What Must Be Proven in Product Liability Cases?
In 2012, an elderly driver in an Infiniti QX56 collided with the side of a minivan, tragically causing the deaths of the driver of the van and her two daughters. Attorneys for the bereaved husband/father have asked a jury to award him as much as $231 million. They claim that the collision was caused by a brake failure in the Infiniti that resulted from faulty software, and further that Nissan (the parent company of Infiniti) knew that the software could cause brake failures, but didn’t tell the public because they wanted to protect company profits. Nissan disputes the attorneys’ allegations, claiming that the brakes never failed but in fact the driver mistakenly pressed the gas pedal instead of the brake. With so much on the line, it’s important to know exactly what a plaintiff in a products liability case must be able to prove in order to be successful.
What Types Of Products Liability Claims Are Available In California?
California law recognizes three legal theories under which a manufacturer can be held liable for damages caused by their defective products:
- Breach of Warranty
- Strict Liability
Breach of warranty claims are based on the idea that when the manufacturer produced and sold the product, they had represented (either expressly or impliedly) that the product was safe and appropriate to use for a particular purpose. If those representations turn out not to be true, the buyer could bring a breach of warranty claim.
Negligence products liability cases stem from situations in which the manufacturer didn’t exercise an appropriate level of care when designing, manufacturing, installing, repairing, or otherwise supplying a product.
While both of these types of claims are valid products liability cases, they aren’t the type of cases most people think of when they hear “products liability.” Those cases are usually strict liability cases.
How Do Strict Liability Claims Work?
“Strict liability” is a legal term that means a person will be guilty of committing the offense if they are proven to have done each of the elements of the offense; the person’s thoughts or intentions don’t matter. For example, speeding is a strict liability offense—if you are going faster than the speed limit, you are guilty. It doesn’t matter if you knew you were speeding or didn’t know you were speeding, it doesn’t matter if you were trying to speed or not; if you were traveling faster than the speed limit you are guilty. This is different from claims like negligence, where you need to prove elements such as the defendant’s failure to exercise the amount of care that a reasonable person would use when engaging in a particular activity.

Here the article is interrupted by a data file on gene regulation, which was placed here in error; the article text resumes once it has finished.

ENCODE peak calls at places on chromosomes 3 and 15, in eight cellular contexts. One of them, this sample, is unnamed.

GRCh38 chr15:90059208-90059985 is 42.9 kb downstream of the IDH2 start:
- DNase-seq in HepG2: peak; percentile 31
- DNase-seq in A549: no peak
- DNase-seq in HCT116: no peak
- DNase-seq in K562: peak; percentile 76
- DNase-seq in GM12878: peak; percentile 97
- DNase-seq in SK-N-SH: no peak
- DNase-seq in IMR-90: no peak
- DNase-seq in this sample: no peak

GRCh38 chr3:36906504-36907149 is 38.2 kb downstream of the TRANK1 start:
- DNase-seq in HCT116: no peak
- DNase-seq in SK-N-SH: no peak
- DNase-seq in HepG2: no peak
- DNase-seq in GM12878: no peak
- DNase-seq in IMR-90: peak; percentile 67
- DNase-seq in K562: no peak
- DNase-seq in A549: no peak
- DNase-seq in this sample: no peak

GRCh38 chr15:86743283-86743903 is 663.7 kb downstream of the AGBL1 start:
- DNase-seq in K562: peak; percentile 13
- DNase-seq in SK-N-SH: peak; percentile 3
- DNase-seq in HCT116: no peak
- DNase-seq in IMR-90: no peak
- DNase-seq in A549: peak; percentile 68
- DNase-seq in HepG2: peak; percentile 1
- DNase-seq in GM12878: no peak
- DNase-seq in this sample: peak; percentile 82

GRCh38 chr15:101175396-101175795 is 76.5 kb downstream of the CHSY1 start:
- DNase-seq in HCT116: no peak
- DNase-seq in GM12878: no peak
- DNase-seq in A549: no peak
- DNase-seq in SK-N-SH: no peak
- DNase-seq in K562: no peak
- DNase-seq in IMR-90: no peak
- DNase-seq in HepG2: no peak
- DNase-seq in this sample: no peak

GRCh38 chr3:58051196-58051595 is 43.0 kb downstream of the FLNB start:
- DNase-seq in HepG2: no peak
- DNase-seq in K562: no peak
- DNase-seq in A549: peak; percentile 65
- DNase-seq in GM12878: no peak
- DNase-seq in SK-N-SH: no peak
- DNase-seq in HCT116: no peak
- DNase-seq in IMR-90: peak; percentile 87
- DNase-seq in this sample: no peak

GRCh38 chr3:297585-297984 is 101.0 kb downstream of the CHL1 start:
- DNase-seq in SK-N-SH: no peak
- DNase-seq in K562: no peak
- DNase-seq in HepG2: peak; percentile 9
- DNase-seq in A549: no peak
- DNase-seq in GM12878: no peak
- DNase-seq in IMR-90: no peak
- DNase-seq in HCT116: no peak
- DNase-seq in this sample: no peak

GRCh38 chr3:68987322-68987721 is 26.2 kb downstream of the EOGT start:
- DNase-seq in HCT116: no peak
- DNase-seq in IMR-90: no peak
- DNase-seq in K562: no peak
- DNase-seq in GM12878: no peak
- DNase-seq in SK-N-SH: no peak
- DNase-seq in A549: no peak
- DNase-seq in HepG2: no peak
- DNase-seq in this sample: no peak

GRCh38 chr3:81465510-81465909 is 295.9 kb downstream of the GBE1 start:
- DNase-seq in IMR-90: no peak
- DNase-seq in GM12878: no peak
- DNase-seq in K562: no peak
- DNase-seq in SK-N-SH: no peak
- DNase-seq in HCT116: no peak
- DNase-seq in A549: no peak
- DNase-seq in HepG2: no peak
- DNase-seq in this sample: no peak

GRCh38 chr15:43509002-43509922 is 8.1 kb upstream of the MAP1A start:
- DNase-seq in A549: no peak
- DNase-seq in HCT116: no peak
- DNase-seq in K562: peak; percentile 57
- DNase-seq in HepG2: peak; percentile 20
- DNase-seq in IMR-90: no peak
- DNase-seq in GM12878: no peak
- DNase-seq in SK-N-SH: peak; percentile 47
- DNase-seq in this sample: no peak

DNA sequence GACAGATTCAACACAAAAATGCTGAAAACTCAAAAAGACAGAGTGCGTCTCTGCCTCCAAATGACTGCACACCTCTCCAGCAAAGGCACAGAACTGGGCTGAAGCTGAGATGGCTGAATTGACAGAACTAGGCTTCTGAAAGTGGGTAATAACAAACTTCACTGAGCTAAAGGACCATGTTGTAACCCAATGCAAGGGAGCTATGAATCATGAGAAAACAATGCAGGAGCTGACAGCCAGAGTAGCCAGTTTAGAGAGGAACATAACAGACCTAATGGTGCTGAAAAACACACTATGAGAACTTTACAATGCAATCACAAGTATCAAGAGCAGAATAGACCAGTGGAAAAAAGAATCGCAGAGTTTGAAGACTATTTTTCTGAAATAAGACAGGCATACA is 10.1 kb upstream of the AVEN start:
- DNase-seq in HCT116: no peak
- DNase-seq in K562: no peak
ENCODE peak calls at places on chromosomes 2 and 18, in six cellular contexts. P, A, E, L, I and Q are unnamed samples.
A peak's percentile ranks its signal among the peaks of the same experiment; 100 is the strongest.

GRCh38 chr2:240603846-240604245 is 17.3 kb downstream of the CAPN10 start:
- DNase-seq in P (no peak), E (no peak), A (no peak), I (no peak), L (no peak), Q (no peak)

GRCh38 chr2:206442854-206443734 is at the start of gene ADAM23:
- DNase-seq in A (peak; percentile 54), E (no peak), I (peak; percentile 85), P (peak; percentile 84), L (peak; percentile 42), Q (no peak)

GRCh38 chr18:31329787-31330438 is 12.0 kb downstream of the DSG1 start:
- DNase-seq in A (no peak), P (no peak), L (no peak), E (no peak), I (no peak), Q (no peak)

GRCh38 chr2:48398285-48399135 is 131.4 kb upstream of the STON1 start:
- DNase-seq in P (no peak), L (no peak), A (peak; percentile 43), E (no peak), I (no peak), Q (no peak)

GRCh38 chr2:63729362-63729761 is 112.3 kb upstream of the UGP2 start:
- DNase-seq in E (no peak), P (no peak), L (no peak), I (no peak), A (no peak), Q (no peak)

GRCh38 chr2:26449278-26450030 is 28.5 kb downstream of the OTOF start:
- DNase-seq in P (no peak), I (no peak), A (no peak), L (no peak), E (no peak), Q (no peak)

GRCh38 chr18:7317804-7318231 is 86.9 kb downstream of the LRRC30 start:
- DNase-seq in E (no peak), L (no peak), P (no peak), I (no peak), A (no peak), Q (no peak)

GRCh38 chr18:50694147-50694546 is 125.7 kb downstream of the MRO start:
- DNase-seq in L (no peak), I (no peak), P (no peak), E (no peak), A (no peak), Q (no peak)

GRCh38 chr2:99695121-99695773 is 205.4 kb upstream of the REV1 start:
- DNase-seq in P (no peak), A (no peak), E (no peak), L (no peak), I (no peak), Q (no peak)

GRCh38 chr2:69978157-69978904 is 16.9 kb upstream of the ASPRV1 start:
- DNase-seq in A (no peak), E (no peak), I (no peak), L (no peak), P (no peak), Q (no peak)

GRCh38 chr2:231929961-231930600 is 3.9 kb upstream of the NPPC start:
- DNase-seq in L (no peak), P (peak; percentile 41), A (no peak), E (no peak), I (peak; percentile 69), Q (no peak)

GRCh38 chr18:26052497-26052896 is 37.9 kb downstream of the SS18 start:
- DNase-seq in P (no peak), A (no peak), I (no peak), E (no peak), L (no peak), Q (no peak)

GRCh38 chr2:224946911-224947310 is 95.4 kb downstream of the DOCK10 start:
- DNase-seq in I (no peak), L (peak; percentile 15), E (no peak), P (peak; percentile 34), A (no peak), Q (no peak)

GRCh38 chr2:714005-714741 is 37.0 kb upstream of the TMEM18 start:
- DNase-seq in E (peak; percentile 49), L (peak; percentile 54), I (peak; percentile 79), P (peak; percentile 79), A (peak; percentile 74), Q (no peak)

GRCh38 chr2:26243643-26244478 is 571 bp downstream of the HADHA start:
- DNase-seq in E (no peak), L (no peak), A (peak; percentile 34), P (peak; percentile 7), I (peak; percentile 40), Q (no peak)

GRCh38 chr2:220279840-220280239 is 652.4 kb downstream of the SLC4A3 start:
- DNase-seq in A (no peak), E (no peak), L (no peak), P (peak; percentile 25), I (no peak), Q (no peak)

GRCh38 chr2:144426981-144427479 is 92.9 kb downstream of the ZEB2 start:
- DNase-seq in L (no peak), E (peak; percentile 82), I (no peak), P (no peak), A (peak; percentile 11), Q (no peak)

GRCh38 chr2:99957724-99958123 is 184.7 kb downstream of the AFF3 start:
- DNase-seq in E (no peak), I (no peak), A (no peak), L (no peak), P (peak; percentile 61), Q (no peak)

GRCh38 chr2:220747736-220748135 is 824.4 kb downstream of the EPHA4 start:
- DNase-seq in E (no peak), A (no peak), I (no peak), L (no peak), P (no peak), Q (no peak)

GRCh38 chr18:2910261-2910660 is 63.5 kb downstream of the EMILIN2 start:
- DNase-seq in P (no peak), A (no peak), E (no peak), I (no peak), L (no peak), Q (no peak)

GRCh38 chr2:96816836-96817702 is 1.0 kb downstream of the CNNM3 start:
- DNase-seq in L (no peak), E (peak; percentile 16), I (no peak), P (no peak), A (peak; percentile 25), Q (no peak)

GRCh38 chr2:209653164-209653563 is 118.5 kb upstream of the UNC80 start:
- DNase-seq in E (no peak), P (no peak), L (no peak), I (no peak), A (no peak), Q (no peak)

When Does Strict Liability Apply?
California allows parties to bring products liability cases under a strict liability theory in three types of cases: those alleging the product has a problem with its design, cases claiming a product had a problem when it was manufactured, and cases based on a manufacturer’s failure to properly warn consumers about their product’s potential dangers. Each type of case has slightly different elements you need to be able to prove to have a successful case.
- Design Defects
- The first thing you have to prove in a design defects case is that the defendant either manufactured, distributed, or sold the product.
- You then need to prove that the product did not perform safely the way an ordinary consumer would expect.
- You’ll have to prove that you were injured or suffered harm.
- Finally, you need to be able to prove that the product’s failure to perform safely was a substantial factor in causing your injury or damage.
- Manufacturing Defects
- To establish a manufacturing defects case, first you have to prove that the defendant actually produced the product.
- You also have to prove that the product possessed a manufacturing defect when it left the defendant’s possession. A product has a manufacturing defect if it is different from either the manufacturer’s design or from other “normal” units from the manufacturer.
- You’ll need to be able to prove you were injured or otherwise suffered damages.
- Finally, you need to be able to prove that the defect was a substantial factor in causing your injury or damage.
- Failure to Warn
- Like design defects, to establish a failure to warn case you’ll need to prove the defendant either manufactured, distributed, or sold the product.
- You have to prove that the product had potential risks that the defendant could have known about when they manufactured, distributed, or sold it.
- You’ll need to prove the potential risk created a substantial danger when using the product.
- You also have to prove that ordinary consumers would not have been able to recognize the potential risk from the product.
- You need to show that the defendant didn’t provide an adequate warning to consumers about the potential danger.
- Again, you have to prove that you were injured or suffered other harm.
- Finally, you’ll need to prove that not being warned was a substantial factor in causing your injury or harm.
As you can tell, products liability cases can be complicated. If you’ve been injured by a defective product, you should speak with an attorney who specializes in products liability. Our attorneys focus on these types of cases and have years of experience protecting our clients’ rights. If you have questions or need help, please contact J&Y Law today for a free consultation.